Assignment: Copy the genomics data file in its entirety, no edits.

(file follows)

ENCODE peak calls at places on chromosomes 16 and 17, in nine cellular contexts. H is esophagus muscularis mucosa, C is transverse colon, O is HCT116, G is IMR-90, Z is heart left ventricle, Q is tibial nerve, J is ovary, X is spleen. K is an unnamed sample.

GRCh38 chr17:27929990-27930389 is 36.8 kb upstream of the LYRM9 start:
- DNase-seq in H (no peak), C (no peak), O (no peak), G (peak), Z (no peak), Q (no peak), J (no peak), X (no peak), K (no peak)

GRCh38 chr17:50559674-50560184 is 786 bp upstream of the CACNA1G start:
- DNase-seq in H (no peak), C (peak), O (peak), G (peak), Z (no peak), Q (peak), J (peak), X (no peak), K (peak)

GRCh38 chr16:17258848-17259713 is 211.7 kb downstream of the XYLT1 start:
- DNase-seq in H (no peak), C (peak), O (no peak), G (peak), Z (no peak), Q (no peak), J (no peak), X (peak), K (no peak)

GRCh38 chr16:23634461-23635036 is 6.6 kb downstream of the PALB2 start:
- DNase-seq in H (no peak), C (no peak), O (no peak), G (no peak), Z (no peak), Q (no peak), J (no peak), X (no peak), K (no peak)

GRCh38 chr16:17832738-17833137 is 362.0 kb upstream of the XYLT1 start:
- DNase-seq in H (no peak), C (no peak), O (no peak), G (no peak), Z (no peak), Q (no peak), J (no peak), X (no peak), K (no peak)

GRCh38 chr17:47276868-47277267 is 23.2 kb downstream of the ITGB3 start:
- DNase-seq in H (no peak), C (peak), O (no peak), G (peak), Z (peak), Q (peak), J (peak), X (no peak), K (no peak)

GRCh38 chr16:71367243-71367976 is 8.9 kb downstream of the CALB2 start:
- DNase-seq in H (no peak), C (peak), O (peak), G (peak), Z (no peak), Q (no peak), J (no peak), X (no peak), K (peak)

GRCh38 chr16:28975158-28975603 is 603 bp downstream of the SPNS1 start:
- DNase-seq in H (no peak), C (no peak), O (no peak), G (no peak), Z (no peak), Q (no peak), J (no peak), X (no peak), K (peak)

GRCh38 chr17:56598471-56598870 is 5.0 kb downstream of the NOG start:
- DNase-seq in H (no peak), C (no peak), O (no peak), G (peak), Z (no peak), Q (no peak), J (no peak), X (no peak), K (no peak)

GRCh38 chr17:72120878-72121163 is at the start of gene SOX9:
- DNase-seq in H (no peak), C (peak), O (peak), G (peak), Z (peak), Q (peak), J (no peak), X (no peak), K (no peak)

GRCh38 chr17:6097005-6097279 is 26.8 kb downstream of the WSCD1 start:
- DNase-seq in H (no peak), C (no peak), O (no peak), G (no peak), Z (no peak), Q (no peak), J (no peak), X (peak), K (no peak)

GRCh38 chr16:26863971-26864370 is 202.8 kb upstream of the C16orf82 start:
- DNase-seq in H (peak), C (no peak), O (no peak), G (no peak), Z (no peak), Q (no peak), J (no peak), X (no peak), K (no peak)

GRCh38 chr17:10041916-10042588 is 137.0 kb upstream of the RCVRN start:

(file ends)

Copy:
ENCODE peak calls at places on chromosomes 16 and 17, in nine cellular contexts. H is esophagus muscularis mucosa, C is transverse colon, O is HCT116, G is IMR-90, Z is heart left ventricle, Q is tibial nerve, J is ovary, X is spleen. K is an unnamed sample.

GRCh38 chr17:27929990-27930389 is 36.8 kb upstream of the LYRM9 start:
- DNase-seq in H (no peak), C (no peak), O (no peak), G (peak), Z (no peak), Q (no peak), J (no peak), X (no peak), K (no peak)

GRCh38 chr17:50559674-50560184 is 786 bp upstream of the CACNA1G start:
- DNase-seq in H (no peak), C (peak), O (peak), G (peak), Z (no peak), Q (peak), J (peak), X (no peak), K (peak)

GRCh38 chr16:17258848-17259713 is 211.7 kb downstream of the XYLT1 start:
- DNase-seq in H (no peak), C (peak), O (no peak), G (peak), Z (no peak), Q (no peak), J (no peak), X (peak), K (no peak)

GRCh38 chr16:23634461-23635036 is 6.6 kb downstream of the PALB2 start:
- DNase-seq in H (no peak), C (no peak), O (no peak), G (no peak), Z (no peak), Q (no peak), J (no peak), X (no peak), K (no peak)

GRCh38 chr16:17832738-17833137 is 362.0 kb upstream of the XYLT1 start:
- DNase-seq in H (no peak), C (no peak), O (no peak), G (no peak), Z (no peak), Q (no peak), J (no peak), X (no peak), K (no peak)

GRCh38 chr17:47276868-47277267 is 23.2 kb downstream of the ITGB3 start:
- DNase-seq in H (no peak), C (peak), O (no peak), G (peak), Z (peak), Q (peak), J (peak), X (no peak), K (no peak)

GRCh38 chr16:71367243-71367976 is 8.9 kb downstream of the CALB2 start:
- DNase-seq in H (no peak), C (peak), O (peak), G (peak), Z (no peak), Q (no peak), J (no peak), X (no peak), K (peak)

GRCh38 chr16:28975158-28975603 is 603 bp downstream of the SPNS1 start:
- DNase-seq in H (no peak), C (no peak), O (no peak), G (no peak), Z (no peak), Q (no peak), J (no peak), X (no peak), K (peak)

GRCh38 chr17:56598471-56598870 is 5.0 kb downstream of the NOG start:
- DNase-seq in H (no peak), C (no peak), O (no peak), G (peak), Z (no peak), Q (no peak), J (no peak), X (no peak), K (no peak)

GRCh38 chr17:72120878-72121163 is at the start of gene SOX9:
- DNase-seq in H (no peak), C (peak), O (peak), G (peak), Z (peak), Q (peak), J (no peak), X (no peak), K (no peak)

GRCh38 chr17:6097005-6097279 is 26.8 kb downstream of the WSCD1 start:
- DNase-seq in H (no peak), C (no peak), O (no peak), G (no peak), Z (no peak), Q (no peak), J (no peak), X (peak), K (no peak)

GRCh38 chr16:26863971-26864370 is 202.8 kb upstream of the C16orf82 start:
- DNase-seq in H (peak), C (no peak), O (no peak), G (no peak), Z (no peak), Q (no peak), J (no peak), X (no peak), K (no peak)

GRCh38 chr17:10041916-10042588 is 137.0 kb upstream of the RCVRN start: